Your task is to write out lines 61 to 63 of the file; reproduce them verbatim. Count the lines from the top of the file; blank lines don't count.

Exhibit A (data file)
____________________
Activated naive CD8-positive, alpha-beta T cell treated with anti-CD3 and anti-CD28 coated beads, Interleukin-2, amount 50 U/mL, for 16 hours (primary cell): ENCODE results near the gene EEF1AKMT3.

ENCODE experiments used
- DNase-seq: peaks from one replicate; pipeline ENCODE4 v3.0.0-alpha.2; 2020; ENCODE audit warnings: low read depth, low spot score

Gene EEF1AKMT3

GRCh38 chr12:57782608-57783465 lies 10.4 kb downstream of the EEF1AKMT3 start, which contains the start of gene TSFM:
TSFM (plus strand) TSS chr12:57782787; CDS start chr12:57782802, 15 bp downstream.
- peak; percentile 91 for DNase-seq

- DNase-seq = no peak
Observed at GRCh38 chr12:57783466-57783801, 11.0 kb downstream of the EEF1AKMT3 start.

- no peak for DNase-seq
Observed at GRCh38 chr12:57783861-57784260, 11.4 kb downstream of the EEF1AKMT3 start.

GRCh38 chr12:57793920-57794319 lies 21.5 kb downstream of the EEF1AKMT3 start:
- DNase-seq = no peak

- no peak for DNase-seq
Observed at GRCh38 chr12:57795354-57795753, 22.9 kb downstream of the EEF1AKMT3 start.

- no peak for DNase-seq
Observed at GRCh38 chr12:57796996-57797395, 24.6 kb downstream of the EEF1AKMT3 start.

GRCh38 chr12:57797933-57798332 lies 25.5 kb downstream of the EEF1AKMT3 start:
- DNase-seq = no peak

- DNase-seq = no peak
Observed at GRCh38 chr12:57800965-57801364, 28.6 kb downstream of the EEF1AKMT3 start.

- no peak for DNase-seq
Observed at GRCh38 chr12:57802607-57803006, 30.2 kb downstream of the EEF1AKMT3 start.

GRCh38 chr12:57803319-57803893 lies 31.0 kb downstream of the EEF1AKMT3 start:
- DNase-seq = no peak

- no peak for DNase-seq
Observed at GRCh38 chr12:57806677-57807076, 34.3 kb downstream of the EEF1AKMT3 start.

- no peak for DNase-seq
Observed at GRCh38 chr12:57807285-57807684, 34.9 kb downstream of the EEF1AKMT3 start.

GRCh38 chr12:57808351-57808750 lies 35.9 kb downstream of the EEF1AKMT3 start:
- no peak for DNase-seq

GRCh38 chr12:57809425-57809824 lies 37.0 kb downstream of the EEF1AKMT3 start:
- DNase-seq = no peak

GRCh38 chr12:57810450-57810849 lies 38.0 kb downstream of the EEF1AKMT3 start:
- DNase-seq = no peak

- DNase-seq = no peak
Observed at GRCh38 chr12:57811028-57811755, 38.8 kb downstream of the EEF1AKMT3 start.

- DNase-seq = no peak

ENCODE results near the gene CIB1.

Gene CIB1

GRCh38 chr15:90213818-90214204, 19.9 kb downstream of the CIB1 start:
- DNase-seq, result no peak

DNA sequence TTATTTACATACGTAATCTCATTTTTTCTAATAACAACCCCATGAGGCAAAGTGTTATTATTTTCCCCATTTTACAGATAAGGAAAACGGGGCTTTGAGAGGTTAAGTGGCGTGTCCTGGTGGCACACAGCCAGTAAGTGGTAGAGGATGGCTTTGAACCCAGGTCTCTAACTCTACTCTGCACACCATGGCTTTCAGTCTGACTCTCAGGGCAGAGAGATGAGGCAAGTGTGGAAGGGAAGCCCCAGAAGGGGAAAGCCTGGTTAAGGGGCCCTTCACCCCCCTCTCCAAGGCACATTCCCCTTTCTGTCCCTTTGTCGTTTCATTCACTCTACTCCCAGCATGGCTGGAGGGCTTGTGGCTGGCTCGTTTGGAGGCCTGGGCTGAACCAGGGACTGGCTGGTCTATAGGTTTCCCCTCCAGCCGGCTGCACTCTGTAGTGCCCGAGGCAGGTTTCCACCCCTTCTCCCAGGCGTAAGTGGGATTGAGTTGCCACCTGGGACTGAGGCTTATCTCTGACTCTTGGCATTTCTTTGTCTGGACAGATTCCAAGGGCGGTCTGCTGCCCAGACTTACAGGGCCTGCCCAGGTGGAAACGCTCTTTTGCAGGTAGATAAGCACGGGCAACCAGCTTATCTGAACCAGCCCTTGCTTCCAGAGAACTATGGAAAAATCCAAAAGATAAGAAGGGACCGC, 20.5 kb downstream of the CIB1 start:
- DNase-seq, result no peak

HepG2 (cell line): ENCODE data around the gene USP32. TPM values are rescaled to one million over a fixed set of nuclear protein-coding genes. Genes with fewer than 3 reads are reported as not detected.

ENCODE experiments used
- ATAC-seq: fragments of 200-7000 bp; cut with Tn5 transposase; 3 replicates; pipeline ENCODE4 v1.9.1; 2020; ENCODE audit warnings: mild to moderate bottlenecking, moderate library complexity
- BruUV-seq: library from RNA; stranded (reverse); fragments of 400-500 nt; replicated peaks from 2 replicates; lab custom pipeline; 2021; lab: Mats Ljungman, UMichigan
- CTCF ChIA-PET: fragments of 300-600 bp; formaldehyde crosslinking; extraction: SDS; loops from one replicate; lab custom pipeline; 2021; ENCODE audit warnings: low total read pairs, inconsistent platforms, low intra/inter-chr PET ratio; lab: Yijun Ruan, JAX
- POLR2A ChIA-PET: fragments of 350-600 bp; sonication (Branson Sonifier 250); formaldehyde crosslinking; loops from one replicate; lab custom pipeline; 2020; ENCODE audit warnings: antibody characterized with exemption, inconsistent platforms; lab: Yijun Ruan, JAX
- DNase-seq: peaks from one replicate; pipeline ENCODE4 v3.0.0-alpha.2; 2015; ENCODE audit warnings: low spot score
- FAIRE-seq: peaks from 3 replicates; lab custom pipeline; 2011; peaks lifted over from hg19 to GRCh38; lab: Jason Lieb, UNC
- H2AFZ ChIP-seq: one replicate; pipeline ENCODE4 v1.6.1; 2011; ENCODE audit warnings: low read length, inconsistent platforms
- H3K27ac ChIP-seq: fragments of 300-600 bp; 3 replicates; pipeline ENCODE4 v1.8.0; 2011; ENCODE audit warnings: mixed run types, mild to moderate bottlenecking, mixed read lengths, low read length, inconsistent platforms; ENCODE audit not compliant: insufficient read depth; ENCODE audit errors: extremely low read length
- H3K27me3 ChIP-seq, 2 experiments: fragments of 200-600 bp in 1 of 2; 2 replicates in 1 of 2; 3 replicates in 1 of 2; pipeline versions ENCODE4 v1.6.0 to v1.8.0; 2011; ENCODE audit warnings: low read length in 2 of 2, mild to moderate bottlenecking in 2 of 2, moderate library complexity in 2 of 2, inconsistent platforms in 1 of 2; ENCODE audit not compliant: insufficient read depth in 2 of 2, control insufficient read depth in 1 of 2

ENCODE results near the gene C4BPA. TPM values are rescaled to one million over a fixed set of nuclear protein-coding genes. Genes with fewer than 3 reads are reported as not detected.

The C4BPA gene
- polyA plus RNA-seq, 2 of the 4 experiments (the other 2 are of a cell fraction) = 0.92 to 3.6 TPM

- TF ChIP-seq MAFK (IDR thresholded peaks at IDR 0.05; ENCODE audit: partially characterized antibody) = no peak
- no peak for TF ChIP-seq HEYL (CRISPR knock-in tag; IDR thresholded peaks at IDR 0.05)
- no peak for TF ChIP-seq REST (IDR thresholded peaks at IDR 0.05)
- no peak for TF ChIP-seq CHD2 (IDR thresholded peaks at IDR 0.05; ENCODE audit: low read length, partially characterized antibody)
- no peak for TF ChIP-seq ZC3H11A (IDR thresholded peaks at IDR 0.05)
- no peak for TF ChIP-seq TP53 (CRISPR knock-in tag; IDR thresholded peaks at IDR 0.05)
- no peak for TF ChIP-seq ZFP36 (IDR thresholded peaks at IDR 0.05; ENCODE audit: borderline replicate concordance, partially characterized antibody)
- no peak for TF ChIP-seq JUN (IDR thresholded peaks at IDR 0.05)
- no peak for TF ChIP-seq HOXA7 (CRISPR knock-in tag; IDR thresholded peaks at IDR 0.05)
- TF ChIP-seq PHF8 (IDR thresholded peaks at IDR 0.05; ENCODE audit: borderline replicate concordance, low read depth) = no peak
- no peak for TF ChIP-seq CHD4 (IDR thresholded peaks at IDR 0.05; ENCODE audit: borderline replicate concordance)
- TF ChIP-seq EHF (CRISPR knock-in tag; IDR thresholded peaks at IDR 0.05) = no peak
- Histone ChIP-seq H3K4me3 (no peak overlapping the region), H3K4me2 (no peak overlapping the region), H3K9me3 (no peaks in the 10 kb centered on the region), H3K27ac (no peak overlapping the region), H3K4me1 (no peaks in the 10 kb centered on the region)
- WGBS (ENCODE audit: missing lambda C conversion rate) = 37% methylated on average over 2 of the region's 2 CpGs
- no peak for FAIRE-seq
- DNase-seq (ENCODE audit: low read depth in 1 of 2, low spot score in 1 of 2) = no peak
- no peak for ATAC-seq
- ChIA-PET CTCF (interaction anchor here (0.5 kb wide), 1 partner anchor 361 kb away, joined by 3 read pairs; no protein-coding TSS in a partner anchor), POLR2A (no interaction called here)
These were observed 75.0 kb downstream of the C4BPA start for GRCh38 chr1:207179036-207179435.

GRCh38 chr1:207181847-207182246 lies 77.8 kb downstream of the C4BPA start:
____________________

- no peak for TF ChIP-seq REST (IDR thresholded peaks at IDR 0.05)
- no peak for TF ChIP-seq CHD2 (IDR thresholded peaks at IDR 0.05; ENCODE audit: low read length, partially characterized antibody)
- no peak for TF ChIP-seq ZC3H11A (IDR thresholded peaks at IDR 0.05)